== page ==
Supreme Court spokesperson Kathy Arberg said that Justices Thomas and Scalia had traveled to Indian Wells, California to address a Federalist Society dinner sponsored by Charles and Elizabeth Koch but did not actively participate in the separate Koch strategy and policy meetings. Justice Scalia spoke about international law at the January 2007 meeting of the quasi-academic Federalist Society and did not attend the separate political and strategy meeting hosted by the Kochs, she said. Justice Thomas spoke to the Federalists at the same location in January 2008 about his recently published book. Thomas then dropped by one of the separate Koch meeting sessions. “It was a brief drop by,” Arberg said. “He was not a participant.”
It is not clear what “dropping by” means in this context. The Koch sessions are a strong ideological and political theme — often soliciting support to change Congress and fight liberal members. What I do not understand (in light of this denial) is why Scalia and Thomas as listed in Koch promotional material with Ed Beck and Rush Limbaugh. On page 13 of the brochure below, the Koch organization states:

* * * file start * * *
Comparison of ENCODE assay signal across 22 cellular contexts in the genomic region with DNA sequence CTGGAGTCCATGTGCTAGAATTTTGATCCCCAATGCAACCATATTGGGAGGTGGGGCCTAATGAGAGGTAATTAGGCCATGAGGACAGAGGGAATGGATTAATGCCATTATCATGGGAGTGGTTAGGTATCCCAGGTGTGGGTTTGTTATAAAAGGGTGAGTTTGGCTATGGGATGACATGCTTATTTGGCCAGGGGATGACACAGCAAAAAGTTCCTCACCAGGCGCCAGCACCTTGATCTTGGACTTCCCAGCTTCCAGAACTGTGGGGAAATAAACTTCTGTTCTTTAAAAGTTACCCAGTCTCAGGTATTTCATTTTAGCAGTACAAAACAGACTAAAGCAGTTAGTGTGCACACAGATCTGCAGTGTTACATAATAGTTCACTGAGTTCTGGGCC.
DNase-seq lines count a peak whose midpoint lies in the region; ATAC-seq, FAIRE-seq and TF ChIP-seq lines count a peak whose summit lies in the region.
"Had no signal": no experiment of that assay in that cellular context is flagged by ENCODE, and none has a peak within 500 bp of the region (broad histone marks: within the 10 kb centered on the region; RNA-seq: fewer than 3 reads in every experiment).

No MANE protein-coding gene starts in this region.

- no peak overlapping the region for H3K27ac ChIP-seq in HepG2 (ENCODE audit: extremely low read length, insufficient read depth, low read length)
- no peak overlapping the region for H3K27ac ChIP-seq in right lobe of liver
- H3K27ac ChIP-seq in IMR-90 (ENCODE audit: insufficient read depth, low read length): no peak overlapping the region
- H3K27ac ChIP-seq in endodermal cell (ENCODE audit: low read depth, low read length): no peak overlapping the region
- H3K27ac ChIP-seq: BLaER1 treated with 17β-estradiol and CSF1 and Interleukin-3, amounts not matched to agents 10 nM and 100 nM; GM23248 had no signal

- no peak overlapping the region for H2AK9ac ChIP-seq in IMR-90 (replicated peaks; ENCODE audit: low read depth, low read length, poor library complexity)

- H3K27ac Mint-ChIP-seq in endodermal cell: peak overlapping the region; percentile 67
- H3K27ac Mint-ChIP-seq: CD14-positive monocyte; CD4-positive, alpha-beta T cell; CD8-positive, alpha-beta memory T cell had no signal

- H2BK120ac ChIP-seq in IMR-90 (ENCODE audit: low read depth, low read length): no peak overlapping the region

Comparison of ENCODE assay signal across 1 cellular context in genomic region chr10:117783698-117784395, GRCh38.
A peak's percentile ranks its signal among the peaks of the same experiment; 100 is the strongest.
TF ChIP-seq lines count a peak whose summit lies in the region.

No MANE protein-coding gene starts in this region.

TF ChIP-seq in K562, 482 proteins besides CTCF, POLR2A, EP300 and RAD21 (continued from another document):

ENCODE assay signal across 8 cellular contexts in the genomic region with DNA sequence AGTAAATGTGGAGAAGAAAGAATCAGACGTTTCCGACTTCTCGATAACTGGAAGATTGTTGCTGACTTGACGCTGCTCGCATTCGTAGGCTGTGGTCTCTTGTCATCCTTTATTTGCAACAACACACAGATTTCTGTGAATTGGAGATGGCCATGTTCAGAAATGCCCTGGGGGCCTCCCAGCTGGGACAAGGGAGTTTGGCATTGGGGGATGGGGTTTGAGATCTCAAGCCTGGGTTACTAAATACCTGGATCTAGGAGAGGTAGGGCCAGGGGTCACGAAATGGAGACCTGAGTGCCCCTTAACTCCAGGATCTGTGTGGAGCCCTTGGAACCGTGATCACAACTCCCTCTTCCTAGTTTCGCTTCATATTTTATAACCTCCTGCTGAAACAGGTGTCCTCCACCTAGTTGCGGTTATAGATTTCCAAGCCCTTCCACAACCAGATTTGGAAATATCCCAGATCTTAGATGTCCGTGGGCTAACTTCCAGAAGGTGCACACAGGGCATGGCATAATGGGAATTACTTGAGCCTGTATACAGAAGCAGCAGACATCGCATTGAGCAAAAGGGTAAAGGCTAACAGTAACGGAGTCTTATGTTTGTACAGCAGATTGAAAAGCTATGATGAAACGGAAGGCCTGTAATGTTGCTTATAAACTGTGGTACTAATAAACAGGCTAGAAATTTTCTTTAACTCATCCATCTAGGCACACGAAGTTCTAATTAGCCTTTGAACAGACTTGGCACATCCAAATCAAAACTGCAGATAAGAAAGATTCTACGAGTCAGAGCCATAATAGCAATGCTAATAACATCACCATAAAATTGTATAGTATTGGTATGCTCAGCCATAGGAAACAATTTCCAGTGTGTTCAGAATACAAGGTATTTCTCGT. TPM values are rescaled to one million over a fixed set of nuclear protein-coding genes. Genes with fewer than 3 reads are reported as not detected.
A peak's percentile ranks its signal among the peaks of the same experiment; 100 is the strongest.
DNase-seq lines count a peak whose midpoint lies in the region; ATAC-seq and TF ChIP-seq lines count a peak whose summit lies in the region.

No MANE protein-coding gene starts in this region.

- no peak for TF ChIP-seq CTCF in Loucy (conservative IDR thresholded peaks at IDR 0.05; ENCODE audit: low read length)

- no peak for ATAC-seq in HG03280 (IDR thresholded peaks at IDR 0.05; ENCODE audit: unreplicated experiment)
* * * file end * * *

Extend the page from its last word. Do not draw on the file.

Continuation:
This action-oriented program brings together top experts and leaders to discuss –and offer solutions to counter – the most critical threats to our free society. …Past meetings have featured such notable leaders as Supreme Court Justices Antonin Scalia and Clarence Thomas; Governors Bobby Jindal and Haley Barbour; commentators John Stossel, Charles Krauthammer, Glenn Beck, and Rush Limbaugh; Senators Jim DeMint and Tom Coburn; and Representatives Paul Ryan, Mike Pence, and Tom Price.
This passage will raise question as to what Koch events these justices did attend.
Here are the Common Cause letters and documents: